Spectacles sound like something your grandad carries around his neck on a handy chain. So, how have Snapchat Spectacles become the hottest piece of tech in the last few months?
Snapchat Spectacles have finally arrived and if you are incredibly lucky, then you can stroll right out and buy yourself one.
Unfortunately, most the world doesn’t have access to them…yet. Luckily I can tell you enough about them that you will soon feel as though you own a pair.
Snapchat spectacles (or ‘Specs) are the newest venture from the millennials’ favourite social media network.
In a nutshell, specs are sunglasses that contain a camera that can capture short 10 – 30 second films from the point of view of the wearer.
Aimed at their classic teenage target market, the specs are a quirky, fashionable shape in a few bright colours (black, coral and teal) that shout ‘fun’ from a mile off.
The Specs connect to your phone via Bluetooth and automatically upload anything that you record, so that you can go through the footage and choose your favourites to add to your Snapchat app later.
Essentially the specs remove any walls between you and your memories. There is a sense of capturing a memory first-hand, with no indication that a camera was there at all.
More than that, the camera records in full 360 so that when you play it back you can rotate the phone and see the rest of the view. The sense of a direct ‘point of view’ is far stronger than when using your mobile phone and this increases the emotional impact of the content created tenfold.
The glasses themselves come with a bright yellow case that also acts as a charger, with four full charges and a magnetic USB cable to connect the Specs. So, while the Specs will last less than a day with heavy usage, you are covered so long as the case is nearby.
The interior of the case is squashy, cushioned enough so that you won’t break your Snapchat Spectacles if you drop it.
This all means that the case is far heavier than the glasses themselves – luckily the Specs are light and don’t feel too uncomfortable when on, despite the camera hidden in the top corner.
The camera is activated by pressing a button on the top right hand side and a handy light turns on to notify anyone nearby that you are recording. This is to stop them seeming creepy (like the Google Glasses) and make them seem more like a fun, harmless toy.
Some of the downsides to the specs are the time it takes to upload the videos that you have created to the app. After spending all day snapping short videos your phone fills up quickly, and it can be
After spending all day snapping short videos your phone fills up quickly, and it can be time-consuming to go through them all to choose what you want to upload to your story.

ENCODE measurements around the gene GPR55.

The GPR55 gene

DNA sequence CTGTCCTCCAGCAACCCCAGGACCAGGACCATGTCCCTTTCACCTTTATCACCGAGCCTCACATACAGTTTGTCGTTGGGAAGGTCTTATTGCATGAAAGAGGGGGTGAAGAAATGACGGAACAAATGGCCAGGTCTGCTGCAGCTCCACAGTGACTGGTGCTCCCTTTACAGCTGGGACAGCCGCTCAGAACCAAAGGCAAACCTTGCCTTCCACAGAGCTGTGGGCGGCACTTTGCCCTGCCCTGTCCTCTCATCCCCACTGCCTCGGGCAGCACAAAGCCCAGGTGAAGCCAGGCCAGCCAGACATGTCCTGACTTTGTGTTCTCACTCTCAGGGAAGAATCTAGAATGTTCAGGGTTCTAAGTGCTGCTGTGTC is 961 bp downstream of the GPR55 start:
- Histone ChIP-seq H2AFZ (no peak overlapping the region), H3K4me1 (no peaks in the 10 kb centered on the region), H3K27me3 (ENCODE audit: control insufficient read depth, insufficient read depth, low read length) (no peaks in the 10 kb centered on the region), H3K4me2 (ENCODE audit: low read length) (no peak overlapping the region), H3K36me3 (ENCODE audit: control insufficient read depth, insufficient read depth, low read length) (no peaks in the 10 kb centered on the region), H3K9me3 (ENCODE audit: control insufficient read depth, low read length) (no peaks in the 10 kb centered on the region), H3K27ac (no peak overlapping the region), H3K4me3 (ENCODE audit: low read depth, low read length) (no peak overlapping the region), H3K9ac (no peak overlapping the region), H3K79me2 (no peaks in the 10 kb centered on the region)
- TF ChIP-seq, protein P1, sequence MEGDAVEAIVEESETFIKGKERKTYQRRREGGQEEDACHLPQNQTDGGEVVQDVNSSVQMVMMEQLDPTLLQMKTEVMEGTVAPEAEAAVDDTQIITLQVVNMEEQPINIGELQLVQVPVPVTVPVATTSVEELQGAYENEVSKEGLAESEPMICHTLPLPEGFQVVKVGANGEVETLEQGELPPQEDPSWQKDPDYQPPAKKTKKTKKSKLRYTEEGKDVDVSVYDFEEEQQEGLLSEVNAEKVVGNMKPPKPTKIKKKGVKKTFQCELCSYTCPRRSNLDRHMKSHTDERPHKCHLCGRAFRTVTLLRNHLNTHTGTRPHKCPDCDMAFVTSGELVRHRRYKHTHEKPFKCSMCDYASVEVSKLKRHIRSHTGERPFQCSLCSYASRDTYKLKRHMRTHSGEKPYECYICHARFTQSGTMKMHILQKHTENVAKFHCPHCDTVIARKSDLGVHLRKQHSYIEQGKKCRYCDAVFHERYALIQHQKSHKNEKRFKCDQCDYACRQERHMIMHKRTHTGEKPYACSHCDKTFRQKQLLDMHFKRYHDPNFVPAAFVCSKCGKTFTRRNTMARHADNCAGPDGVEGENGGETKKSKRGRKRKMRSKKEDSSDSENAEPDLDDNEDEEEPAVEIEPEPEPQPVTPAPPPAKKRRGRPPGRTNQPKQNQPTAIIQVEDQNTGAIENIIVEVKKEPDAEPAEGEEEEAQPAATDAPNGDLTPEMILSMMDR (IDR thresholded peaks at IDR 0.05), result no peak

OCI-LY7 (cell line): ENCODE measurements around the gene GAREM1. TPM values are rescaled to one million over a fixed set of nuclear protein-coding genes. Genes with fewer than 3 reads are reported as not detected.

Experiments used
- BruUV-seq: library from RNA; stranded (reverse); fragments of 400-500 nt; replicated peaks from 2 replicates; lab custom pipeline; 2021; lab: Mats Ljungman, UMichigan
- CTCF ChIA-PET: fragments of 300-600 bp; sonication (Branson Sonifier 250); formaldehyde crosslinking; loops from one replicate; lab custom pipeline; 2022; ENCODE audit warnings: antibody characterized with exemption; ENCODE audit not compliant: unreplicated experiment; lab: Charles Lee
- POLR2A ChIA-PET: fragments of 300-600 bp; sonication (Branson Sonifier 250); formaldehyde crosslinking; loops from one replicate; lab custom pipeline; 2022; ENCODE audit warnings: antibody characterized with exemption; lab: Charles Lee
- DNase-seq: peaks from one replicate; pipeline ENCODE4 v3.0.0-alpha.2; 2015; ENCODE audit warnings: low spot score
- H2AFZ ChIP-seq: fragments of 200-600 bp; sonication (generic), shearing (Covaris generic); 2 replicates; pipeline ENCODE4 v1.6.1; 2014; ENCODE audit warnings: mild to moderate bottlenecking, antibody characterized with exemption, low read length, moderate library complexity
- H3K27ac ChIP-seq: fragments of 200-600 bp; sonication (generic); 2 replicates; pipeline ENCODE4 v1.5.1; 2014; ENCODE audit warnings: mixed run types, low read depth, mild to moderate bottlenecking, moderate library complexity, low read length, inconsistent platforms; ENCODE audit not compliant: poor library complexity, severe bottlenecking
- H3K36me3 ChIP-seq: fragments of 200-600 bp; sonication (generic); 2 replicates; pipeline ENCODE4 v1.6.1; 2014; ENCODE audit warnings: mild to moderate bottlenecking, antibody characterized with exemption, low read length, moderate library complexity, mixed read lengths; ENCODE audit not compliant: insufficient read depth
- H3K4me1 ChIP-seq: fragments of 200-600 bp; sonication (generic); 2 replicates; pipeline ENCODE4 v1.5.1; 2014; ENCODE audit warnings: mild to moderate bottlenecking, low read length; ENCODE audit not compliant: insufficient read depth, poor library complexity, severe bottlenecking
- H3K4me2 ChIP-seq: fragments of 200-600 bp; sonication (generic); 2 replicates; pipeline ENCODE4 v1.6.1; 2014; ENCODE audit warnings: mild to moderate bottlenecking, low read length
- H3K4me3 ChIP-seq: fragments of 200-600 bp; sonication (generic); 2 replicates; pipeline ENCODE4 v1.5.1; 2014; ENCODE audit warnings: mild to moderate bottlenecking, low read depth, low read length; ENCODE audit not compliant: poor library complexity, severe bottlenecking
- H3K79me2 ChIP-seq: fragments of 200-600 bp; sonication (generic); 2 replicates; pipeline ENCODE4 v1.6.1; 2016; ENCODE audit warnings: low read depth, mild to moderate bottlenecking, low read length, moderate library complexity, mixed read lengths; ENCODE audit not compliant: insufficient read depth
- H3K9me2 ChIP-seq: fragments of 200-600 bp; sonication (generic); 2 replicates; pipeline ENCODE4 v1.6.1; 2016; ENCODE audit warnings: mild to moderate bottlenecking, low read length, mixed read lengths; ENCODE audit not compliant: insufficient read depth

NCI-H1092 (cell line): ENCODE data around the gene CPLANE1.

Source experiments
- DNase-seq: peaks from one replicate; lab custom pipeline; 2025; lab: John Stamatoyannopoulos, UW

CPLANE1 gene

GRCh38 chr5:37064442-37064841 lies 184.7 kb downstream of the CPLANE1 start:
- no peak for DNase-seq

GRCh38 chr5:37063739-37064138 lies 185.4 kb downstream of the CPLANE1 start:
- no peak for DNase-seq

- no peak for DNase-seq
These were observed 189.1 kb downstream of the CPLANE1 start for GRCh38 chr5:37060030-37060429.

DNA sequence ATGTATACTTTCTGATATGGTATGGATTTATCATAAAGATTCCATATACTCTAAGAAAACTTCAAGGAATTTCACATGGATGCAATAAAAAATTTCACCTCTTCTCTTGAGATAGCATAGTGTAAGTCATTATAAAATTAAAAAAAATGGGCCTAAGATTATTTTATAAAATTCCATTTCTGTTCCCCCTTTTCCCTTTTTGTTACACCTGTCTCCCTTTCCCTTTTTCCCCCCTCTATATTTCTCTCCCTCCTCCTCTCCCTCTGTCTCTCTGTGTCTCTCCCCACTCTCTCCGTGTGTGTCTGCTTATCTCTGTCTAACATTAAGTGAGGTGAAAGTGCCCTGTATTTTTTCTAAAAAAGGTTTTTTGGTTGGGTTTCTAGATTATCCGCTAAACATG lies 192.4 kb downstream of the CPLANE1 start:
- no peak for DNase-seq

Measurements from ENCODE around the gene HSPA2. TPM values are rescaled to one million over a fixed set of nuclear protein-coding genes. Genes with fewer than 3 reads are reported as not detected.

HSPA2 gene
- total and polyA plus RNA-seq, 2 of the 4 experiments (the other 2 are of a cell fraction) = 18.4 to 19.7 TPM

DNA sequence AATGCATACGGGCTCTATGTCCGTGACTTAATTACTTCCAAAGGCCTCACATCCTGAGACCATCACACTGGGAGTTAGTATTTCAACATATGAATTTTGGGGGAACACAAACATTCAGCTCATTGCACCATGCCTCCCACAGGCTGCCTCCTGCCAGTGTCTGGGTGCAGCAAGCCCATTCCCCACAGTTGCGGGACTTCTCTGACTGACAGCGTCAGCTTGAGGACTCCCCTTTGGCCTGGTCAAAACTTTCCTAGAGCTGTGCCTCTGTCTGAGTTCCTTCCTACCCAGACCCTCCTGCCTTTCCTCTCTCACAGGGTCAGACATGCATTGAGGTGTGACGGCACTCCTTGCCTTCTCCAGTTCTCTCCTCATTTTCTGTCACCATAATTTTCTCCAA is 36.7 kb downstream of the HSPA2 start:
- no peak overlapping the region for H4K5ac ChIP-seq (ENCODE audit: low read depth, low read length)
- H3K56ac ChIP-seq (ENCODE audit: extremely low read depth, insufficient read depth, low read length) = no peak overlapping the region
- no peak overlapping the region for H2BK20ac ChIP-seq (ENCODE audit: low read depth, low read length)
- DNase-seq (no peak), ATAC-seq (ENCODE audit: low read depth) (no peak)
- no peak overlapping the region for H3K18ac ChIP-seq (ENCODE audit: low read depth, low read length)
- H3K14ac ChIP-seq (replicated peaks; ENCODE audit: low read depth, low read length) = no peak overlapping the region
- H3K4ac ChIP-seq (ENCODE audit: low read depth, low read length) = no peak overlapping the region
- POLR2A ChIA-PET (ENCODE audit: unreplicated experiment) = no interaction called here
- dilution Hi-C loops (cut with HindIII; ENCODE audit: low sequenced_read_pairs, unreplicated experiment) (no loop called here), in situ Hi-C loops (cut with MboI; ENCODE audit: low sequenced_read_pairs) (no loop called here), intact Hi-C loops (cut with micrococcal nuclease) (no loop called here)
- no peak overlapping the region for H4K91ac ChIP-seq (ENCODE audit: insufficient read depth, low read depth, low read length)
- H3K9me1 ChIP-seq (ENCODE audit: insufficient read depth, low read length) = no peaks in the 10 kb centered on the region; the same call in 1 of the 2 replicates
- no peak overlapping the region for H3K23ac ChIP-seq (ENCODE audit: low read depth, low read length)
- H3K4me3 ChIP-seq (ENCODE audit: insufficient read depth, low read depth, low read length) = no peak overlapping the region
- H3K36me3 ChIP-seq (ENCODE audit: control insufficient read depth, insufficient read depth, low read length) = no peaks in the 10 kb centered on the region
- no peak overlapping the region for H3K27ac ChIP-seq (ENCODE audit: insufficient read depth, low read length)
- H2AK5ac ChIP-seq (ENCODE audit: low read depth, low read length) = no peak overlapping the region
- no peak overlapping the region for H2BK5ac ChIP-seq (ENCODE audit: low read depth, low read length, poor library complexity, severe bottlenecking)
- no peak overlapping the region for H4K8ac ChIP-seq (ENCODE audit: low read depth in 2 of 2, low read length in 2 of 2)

When going back over your Specs’ snaps the interface is confusing and difficult to navigate – completely the opposite of what Snapchat has stood for thus far.
Snapchat has reportedly said that the Specs are an experiment to see how the public responds to wearable cameras.
With that in mind, it is easy to say that they have, so far, been a success. They are marketed directly at the youthful audience that love Snapchat above all others, and reflect the fun, quirky brand in their design.
They are not as expensive as a Go Pro or Google Glass, but are not so cheap as to seem like they might be bad quality.
These are the price point of an expensive Christmas or Birthday present – something a parent would stretch to buying for their child. The Specs have arrived at a time when people are more interested in wearable technology than ever before (hence the rise of the Apple watch and various fitness wearables) and cleverly focused their headlights on millennials.
One of the main attractions is that the Specs appear to be something that you might actually wear. Sunglasses are cool and commonplace, fitting in with the rest of the world easily as if they had always been there.
This is integral to making you feel comfortable wearing something that might otherwise be considered so outlandish and unusual.
At the moment getting your hands on a pair of Snapchat Spectacles is tricky at best.
Snap Inc. has activated a unique strategy for distributing the Specs. This involves Snapbot vending machines that are set up overnight in random locations across the USA.
So far they have popped up in Venice Beach, Loma Vista (both in California) and Catoosa, Oklahoma. The design of the bots is such that they have a giant eye that opens whenever somebody walks past and uses similar face recognition software to that used on the Snapchat app to show you what you will look like in the specs when choosing a colour.
The queues for these Snapbots have been hours long (check out the video above) and each vending machine only allows one pair of specs per customer to prevent them running out too soon.
This means that you will need to be extremely lucky and in the right place at the right time to secure yourself a pair.
As mentioned previously Snap Inc. has specified that these Specs are an experiment to see how to world reacts to wearable cameras. Whilst they may be tough to get a hold of right now, the world has its fingers crossed that they will soon become available for everyone.